Hair loss is a widespread problem throughout all parts of the world, affecting men and women alike. Women may start to notice significant hair thinning in their 40s and 50s, while men may first notice hair loss as young as their 20s.
There are many causes of hair loss – but there are also many different ways to treat it. Before hair loss can be treated successfully, it’s important to understand what is causing the problem.
Why Am I Losing My Hair?
Some of the most common hair disorders that people experience include the following:
More commonly known as pattern baldness, this refers to genetic (or hereditary) hair loss, accounting for more than 95 percent of cases. It occurs in men and women in somewhat predictable stages, and it has been shown to be more advanced as a person gets older.
Male pattern baldness usually starts at the temples, so the hairline forms an “M” shape. This type of hair loss also leads to baldness at the crown of the head.
Female pattern hair loss typically begins with thinning and slight balding where the hair is parted. This can progress to all-over hair thinning on the head.
Also known as patchy hair loss, this is an immune disorder in which your body attacks your own hair follicles. It results in a sudden loss of hair in small spots around the scalp, face, or other areas of your body.
Alopecia totalis is the scientific name for an advanced form of this disorder, where all the hair on your head is lost. Alopecia universalis refers to the loss of all body hair.
This refers to the loss of hair from constant pulling, which can result from tightly braided hairstyles, weaves, barrettes, and other hair accessories that can put stress on the follicles. It can also occur due to compulsive pulling of the hair due to anxiety, a nervous habit, or an impulse-control disorder.
A highly stressful experience can trigger temporary hair loss. That’s because the stress induces a high proportion of hair follicles to enter the otherwise-natural telogen (shedding) stage. Fortunately, normal hair growth resumes with the next hair growth cycle.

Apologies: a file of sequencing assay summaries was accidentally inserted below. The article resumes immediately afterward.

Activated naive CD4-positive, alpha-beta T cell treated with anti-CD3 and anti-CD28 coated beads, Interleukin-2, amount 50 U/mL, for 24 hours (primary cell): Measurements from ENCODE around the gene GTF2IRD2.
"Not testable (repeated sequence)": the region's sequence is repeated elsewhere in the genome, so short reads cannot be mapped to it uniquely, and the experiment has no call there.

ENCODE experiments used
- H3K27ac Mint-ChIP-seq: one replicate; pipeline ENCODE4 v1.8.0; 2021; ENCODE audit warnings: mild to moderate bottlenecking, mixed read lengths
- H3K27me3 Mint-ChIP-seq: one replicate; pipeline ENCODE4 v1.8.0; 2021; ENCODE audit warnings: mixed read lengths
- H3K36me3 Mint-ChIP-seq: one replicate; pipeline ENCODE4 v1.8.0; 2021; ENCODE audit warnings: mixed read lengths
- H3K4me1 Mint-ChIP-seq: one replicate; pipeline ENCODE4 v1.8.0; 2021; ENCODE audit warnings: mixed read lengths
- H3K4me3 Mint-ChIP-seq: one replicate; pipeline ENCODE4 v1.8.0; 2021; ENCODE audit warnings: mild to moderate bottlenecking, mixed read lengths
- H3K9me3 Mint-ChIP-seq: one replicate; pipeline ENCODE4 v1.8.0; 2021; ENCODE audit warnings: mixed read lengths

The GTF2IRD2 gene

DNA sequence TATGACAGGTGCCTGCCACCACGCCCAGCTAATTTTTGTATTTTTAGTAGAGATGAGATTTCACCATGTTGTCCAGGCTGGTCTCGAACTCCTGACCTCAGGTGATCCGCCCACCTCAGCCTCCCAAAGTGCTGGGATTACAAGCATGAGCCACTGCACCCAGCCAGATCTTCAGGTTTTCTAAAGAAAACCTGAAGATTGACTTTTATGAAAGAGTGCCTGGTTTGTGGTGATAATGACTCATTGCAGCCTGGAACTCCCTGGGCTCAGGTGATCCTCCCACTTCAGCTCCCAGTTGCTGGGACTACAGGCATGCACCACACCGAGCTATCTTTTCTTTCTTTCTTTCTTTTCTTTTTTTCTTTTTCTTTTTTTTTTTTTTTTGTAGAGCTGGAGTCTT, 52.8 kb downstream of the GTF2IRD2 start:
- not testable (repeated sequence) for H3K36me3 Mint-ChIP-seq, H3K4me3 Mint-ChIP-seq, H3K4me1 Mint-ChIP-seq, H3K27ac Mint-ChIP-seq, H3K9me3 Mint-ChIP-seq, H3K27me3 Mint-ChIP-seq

This refers to the sudden loss of hairs from follicles which are in the anagen (active or continuously growing) stage. This is a common occurrence in people who are undergoing chemotherapy or radiation treatment for cancer. This is because the treatment seeks to destroy cells that divide and grow quickly, like cancer cells, but hair cells also tend to divide and grow quickly.
Sudden and significant hair loss over the course of several months or years can also be a side effect of some medications, such as blood thinners, diuretics, acne medicine, and birth control pills.
Hair Shaft Breakage
This occurs when part of a hair breaks off, but the growing end remains in the follicle and continues to grow, resulting in thinner hair. Hair shaft breakage can be caused by excessive hairstyling methods, chemicals in hair treatments (such as coloring, straightening, or perming), overexposure to sunlight, chlorine in swimming pools, or nutritional deficiencies.
Treatment for Hair Disorders in Seattle, Spokane and Tacoma
Diagnosing hair disorders is a complex process requiring a medical consultation with a specially trained physician. That includes taking a personal health history, family health history, examining the condition of the scalp, and assessing the hair loss pattern. Once a proper diagnosis is made, treatment can begin to alleviate symptoms or cure the specific condition.
Dr. Robert Niedbalski and his team here at Northwest Hair Restoration have many effective solutions available, and we will provide a treatment plan that is specifically tailored to your needs.
If you’re tired of watching your hair loss worsen, contact us today by calling us at (253) 572-2949 or fill out our online appointment request form. We look forward to seeing you here!